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How To Create The Optimal Diet During Pregnancy

By AWHONN Editorial Staff

How To Create The Optimal Diet During Pregnancy

Who doesn’t dream of eating ice cream without restriction at the first sign of a positive pregnancy test?

But before you go over-building that adorable pregnant belly consider the facts: If you’re a generally healthy person you only need about another 300 calories from high protein, low-fat foods each day to grow your baby in utero. That’s equal to the calories in a couple glasses of skim milk, or 2 tablespoons of yummy natural peanut butter slathered on your favorite apple slices.

And not only are you what you eat right now, so is your baby – you’re truly eating for two when you do. So, to give him or her the best start possible, go easy on the sugary stuff and follow simple healthy exchanges to curb cravings when they emerge.

If you’re craving:Eat this:
Ice creamPudding or frozen yogurt, low-fat or fat-free
Chocolate chip cookiesFresh fruit drizzled with sugar-free or fat-free chocolate syrup
Chocolate barHot chocolate, sugar-free made with milk for calcium
Potato chips100-calorie bag of popcorn, whole-grain or air-popped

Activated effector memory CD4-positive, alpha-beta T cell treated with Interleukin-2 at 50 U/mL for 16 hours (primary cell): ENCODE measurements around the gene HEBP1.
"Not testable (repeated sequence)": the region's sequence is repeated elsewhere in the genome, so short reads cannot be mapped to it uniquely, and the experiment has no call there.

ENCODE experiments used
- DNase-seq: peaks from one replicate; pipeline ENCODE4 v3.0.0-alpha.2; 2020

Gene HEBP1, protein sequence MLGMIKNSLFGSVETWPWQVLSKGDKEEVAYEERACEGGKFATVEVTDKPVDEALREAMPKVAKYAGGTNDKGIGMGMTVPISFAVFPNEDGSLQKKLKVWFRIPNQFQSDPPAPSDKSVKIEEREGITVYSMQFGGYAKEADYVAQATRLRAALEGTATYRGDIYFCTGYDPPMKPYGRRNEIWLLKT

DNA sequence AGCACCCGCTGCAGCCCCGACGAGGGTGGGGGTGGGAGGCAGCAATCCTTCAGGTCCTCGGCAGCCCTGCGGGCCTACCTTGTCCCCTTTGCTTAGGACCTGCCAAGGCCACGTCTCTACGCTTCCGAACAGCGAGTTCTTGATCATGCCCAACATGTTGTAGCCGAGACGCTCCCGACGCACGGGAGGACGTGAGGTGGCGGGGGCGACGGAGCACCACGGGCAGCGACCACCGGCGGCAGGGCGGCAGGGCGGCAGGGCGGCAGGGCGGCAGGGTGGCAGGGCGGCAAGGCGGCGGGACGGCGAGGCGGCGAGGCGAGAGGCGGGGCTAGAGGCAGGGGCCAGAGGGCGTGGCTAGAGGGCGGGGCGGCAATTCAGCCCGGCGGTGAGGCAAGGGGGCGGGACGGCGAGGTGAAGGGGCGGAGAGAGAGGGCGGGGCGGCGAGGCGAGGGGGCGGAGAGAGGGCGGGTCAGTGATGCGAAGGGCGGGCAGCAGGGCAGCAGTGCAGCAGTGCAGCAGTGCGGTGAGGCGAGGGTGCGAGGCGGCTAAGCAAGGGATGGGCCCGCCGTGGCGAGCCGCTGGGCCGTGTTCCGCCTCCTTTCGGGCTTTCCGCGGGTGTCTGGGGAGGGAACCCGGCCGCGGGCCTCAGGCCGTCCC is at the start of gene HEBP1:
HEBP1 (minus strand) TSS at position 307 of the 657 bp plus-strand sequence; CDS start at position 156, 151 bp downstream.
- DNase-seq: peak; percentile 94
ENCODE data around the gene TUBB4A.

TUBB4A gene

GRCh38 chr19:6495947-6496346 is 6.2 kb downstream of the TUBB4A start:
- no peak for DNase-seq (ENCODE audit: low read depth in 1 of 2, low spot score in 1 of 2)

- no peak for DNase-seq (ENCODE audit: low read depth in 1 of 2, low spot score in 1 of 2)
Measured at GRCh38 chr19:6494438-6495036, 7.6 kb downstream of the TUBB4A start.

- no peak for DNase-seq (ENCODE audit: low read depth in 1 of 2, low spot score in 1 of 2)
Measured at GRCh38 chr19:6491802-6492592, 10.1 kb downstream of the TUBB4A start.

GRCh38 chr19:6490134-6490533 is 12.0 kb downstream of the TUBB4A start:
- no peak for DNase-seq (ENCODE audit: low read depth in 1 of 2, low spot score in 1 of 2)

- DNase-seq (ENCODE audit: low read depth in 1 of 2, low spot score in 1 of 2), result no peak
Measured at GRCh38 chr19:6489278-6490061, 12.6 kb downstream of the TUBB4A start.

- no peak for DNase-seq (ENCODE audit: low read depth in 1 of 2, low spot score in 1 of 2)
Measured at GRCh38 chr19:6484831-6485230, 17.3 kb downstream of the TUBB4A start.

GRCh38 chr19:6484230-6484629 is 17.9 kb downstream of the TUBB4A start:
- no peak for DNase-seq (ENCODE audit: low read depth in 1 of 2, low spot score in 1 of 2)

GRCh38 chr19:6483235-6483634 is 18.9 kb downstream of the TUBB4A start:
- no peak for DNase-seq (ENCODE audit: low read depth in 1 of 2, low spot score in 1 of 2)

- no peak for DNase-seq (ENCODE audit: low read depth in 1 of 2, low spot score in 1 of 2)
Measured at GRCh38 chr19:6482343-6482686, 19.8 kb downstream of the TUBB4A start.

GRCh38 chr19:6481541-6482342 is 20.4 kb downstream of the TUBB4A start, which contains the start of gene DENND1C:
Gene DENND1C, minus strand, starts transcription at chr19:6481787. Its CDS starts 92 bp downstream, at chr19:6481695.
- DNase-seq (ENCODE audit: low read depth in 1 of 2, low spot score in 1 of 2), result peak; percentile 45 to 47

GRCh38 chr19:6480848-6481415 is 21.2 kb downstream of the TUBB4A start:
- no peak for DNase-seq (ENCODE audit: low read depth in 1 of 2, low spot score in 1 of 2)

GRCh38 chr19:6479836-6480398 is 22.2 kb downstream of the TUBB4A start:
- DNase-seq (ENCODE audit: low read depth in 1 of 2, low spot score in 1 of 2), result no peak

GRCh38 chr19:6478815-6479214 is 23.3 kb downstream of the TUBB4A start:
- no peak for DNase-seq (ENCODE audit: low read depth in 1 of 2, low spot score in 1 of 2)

Butter on… anythingHigh-fiber breads with smart spreads fortified by olive oil
Loaded baked potatoSweet potato loaded with fat-free yogurt and veggies
French friesPotato wedge or fries made with baked sweet potato
Soda, regular or dietFlavored water, low-calorie
Crackers or croutonsNuts, walnuts or almonds
RiceQuinoa or high-fiber grains and pasta
Muffin with cream cheeseEnglish muffin, high-fiber with natural peanut butter
High-fat hard cheesesString cheese, low-fat and loaded with calcium


Eating strategies

    • Emphasize proteins, high-fiber foods
    • Get your nutrition from food, but do take a prenatal vitamin as a supplement
    • Graze throughout the day; 4 to 6 small meals will help with heartburn and indigestion rather than 3 bigger meals
    • Eat at least two “healthy” fish meals a week for the Omega-3s and DHA needed for your baby’s brain development
    • Take a DHA supplement meant for pregnant women as a back-up
    • Get more of your calories before mid-afternoon to avoid heartburn at night
    • Drink lots of water to prevent fatigue and dehydration
    • Alcohol is entirely out in pregnancy; experts have mixed opinions about alcohol-free beers as they still contain up to 1% alcohol
    • If you’re expecting twins or multiples talk with your healthcare provider about your unique nutritional needs during your pregnancy


Did you know?

Some pregnant women crave clay, ashes, gravel, or dirt! It’s a syndrome called pica, and it could signal a nutritional deficiency—tell your provider about these cravings, but don’t eat these things.


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